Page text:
"Lonely Road" is the first of Nevil Shute's novels to be made into a film. It was produced at Ealing Studios by Basil Dean, Associated Talking Pictures, directed by James Flood, and starred Clive Brook and Victoria Hopper, well known actor and actress of that period. In his autobiography, "Slide Rule", Nevil mentioned that he enjoyed watching the film being made. Several of the scenes were shot on a beach near where he lived. The film followed the book reasonably well right up to the end, where Nevil's tragedy was turned into a suggestion of "happily ever after". In spite of the popularized ending, it is an entertaining film and a good example of British cinematography of that era. This film is also listed in several references under the alternate title of "Scotland Yard Commands".
The library owes huge debts of gratitude to Shutist Derek Hill, and to Member of Parliament Richard Spring, for their key roles in obtaining this video tape from the British Film Institute. The tape was copied directly from a remastered 35mm film.
"Lonely Road" is now available commercially on DVD and can be purchased from Amazon. It is also now available in the UK library (UK055B).
LONELY ROAD (1968)
This is the second version of Lonely Road and is, in many ways, superior to the first. It is a made-for-television BBC production dramatized by Elwyn Jones, directed by John Mathews, and starring John Gregson as Commander Malcolm Stevenson, Jayne Sofiano as the lovely Mollie Gordon, Paul Grist, as her brother Billy Gordon, Bernard Archard as Jenkinson, the urbane solicitor, Frederick Hall as the despicable Professor Ormsby, and Jerome Willis as the almost-equally-despicable Major Norman.
This version of Lonely Road sticks much closer to the book, and avoids several of the pitfalls of the first version, including the suggestion of a happy-ever-after ending. The written Lonely Road was a tragedy, and this version ends equally tragically. In addition, the quality of the film, made in 1968 as opposed to the 1936 version, is far superior.
"The Pied Piper" is the second of Nevil Shute's novels to be filmed. It was produced in the United states at 20th Century Fox by Nunnally Johnson, directed by Irving Pichel, and starred Monty Woolley, Anne Baxter, Otto Preminger, in perhaps his only acting role, and a very young Roddy McDowall, as one of the children led to safety through war torn Europe.
This film, like the book, was pure propaganda against the Nazi war machine. Still, it is classic Nevil Shute - the epitome of an ordinary man, faced with extraordinary circumstances, and accomplishing extraordinary things.
"Pied Piper" is not available commercially, but it is available for loan through the UK and US Branches of the Foundation Lending Libraries on DVD and tape.
"Landfall" is the second of two Nevil Shute wartime novels that were made into films, although it was not filmed until after the war. It was produced by Victor Skutezsky at Pathe Studios, directed by Ken Annakin, and starred Michael Denison, as the dashing young RAF pilot, and Patricia Plunkett, as the pure as the driven snow girlfriend, barmaid. The film closely follows the book, with the exception of one or two unnecessary twists, and a bit of hokey, period music thrown in. (Remember when almost all movies had at least one singing scene?) It is a good example of Nevil's view of wartime England's "ordinary people doing extraordinary things". It also has some very good shots of the Wellington Bomber which was designed by Barnes Wallis of R100 and Dambusters fame.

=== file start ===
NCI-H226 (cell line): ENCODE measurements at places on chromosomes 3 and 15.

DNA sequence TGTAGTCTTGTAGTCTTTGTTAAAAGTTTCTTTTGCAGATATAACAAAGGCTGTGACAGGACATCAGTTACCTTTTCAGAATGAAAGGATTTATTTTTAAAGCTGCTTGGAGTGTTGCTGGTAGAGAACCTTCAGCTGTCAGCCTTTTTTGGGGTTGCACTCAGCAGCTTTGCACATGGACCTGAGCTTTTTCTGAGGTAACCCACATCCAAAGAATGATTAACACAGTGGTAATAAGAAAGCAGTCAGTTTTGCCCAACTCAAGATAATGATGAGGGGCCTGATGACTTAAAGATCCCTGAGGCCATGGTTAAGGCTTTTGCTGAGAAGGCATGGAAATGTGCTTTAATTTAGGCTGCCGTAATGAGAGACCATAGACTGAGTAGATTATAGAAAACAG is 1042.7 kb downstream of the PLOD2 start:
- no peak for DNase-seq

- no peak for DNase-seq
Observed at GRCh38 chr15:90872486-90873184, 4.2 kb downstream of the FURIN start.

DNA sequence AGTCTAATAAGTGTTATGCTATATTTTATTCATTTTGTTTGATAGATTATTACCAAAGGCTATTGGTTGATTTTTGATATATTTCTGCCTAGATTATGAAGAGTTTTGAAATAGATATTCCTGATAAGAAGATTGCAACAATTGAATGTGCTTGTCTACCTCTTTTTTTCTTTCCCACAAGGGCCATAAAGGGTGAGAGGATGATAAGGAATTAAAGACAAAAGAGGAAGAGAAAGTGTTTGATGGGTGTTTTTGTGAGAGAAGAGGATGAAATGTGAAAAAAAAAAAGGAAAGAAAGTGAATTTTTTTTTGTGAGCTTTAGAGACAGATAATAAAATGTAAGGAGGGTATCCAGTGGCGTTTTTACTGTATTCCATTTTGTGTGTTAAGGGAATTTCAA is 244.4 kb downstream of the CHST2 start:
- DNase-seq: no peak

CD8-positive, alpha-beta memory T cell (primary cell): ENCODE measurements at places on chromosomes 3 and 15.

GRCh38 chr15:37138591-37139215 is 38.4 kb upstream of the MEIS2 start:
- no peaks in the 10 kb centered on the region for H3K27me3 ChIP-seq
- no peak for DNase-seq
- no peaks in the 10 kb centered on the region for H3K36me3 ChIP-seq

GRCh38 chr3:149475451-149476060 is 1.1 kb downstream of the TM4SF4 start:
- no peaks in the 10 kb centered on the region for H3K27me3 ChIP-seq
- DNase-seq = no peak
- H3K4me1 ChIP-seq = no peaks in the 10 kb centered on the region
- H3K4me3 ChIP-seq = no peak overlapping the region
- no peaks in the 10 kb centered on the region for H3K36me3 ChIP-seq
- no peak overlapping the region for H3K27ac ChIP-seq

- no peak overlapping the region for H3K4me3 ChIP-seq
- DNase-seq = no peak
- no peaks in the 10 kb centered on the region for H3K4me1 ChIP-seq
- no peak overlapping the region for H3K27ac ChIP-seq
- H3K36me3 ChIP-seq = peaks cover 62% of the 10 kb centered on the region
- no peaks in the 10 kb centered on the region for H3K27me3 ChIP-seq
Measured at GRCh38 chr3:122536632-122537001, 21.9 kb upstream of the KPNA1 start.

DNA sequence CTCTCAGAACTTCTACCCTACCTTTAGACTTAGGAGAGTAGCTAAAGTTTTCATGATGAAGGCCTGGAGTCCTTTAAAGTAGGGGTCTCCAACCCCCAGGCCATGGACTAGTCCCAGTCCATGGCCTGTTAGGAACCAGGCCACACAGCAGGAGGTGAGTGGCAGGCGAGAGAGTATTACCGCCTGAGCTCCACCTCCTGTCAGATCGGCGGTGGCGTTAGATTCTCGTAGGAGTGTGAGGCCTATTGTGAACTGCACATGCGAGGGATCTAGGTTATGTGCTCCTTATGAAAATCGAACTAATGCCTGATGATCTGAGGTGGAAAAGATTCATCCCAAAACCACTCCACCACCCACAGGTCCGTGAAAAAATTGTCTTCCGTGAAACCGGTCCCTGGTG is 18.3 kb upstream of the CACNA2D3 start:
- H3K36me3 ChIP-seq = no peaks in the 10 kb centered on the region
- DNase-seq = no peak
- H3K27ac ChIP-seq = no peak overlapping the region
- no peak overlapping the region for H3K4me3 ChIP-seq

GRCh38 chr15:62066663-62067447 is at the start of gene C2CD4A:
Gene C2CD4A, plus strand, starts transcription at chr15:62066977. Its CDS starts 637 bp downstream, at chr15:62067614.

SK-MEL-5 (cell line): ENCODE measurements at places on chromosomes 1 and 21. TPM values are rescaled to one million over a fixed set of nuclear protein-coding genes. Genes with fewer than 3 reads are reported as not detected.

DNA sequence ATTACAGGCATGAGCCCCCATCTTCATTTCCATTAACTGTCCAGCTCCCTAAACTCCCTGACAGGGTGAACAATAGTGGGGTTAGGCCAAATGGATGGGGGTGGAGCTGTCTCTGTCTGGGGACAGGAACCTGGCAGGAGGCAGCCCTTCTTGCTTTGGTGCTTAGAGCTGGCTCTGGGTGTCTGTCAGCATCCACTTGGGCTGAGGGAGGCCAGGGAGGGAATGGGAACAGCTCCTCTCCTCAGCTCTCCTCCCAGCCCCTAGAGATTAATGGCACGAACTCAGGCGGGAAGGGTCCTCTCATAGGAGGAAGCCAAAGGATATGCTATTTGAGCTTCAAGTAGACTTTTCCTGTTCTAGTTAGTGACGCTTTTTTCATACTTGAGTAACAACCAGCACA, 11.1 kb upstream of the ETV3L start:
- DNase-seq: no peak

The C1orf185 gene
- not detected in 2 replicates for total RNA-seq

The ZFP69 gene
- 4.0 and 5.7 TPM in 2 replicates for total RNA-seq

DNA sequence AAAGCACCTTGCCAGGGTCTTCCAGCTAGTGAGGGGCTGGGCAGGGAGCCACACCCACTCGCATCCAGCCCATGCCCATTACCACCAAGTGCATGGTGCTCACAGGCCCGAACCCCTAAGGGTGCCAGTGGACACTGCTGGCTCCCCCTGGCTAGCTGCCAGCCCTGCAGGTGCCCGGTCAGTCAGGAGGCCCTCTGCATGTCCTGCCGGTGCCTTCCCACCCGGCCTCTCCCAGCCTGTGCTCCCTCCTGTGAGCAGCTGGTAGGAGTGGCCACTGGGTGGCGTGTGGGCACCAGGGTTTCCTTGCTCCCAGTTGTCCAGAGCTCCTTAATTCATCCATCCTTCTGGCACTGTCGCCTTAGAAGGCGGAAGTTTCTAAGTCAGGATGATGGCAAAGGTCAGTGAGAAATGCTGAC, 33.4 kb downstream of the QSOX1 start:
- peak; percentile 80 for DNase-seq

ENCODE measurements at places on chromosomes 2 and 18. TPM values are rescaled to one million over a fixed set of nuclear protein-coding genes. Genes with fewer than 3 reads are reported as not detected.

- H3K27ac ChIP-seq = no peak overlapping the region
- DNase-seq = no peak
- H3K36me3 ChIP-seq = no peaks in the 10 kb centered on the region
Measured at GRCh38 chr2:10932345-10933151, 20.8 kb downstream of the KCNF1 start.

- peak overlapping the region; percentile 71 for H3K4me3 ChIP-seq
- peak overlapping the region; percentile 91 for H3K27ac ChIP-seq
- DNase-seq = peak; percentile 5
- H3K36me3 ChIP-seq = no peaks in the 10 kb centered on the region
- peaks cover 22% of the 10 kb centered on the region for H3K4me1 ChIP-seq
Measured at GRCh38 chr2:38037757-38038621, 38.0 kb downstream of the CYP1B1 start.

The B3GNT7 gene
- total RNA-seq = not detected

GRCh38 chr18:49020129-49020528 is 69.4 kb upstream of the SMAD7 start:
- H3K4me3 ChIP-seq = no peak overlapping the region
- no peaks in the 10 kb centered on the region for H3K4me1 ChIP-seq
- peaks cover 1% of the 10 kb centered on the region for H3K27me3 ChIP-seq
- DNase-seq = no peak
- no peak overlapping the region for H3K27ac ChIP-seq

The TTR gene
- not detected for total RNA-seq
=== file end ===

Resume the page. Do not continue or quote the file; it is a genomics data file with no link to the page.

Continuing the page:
The Foundation was fortunate to find a copy of "Landfall", still in the film can, at Pinewood Studios in the United Kingdom. We were even more fortunate in that the curator there, Mr. John Herron, was kind enough to make a very good quality video tape of the original for the Foundation.
"Landfall" is available on loan at any time through the US or UK Branches of the Foundation Lending Libraries, and can be purchased on Amazon (UK)
"No Highway in the Sky" is the film based on Nevil Shute's famous novel "No Highway", which predicted the effects of metal fatigue in modern aircraft and foretold the tragedy that befell British Comets several years later. It was produced by Louis D. Lighton at 20th Century Fox, and directed by Henry Kostner. It starred (rather improbably) James Stewart, as the eccentric Professor Theodore Honey, who predicted the disaster of the newly commissioned Reindeer aircraft, Marlene Dietrich as an aging film star, and Glynnis Johns, as the flight attendant who grew to love the eccentric Mr. Honey. This is more good period film making, with horrible special effects and a few very trite final scenes. However, it is vintage Shute, and well worth seeing.
The Foundation's copy of "No Highway in the Sky" is a commercial video, of very good quality. It is available on loan at any time through the US Branch of the Foundation Lending Library. It is also available for sale through Critic's Choice Video, 800-993-6357
This version of "A Town Like Alice" was produced at Rank Films, directed by Jack Lee, and starred Virginia McKenna and Peter Finch. It might best be described as a film based on one half of a Nevil Shute novel. It is well done, but only covers the book through Jean's discovery that Joe Harmon is alive, and their first meeting thereafter in Australia. Their blossoming love, and the creation of 'a town like Alice' is not covered. Still, this is more vintage Shute and very worthwhile.
The Foundation's copy of this version of "A Town Like Alice" is a commercial video, of very good quality. It is available on loan at any time through the US Branch of the Foundation Lending Library. It is also available for sale in Canada at Lear Media.
The first "On The Beach" is the film that made Nevil Shute a household word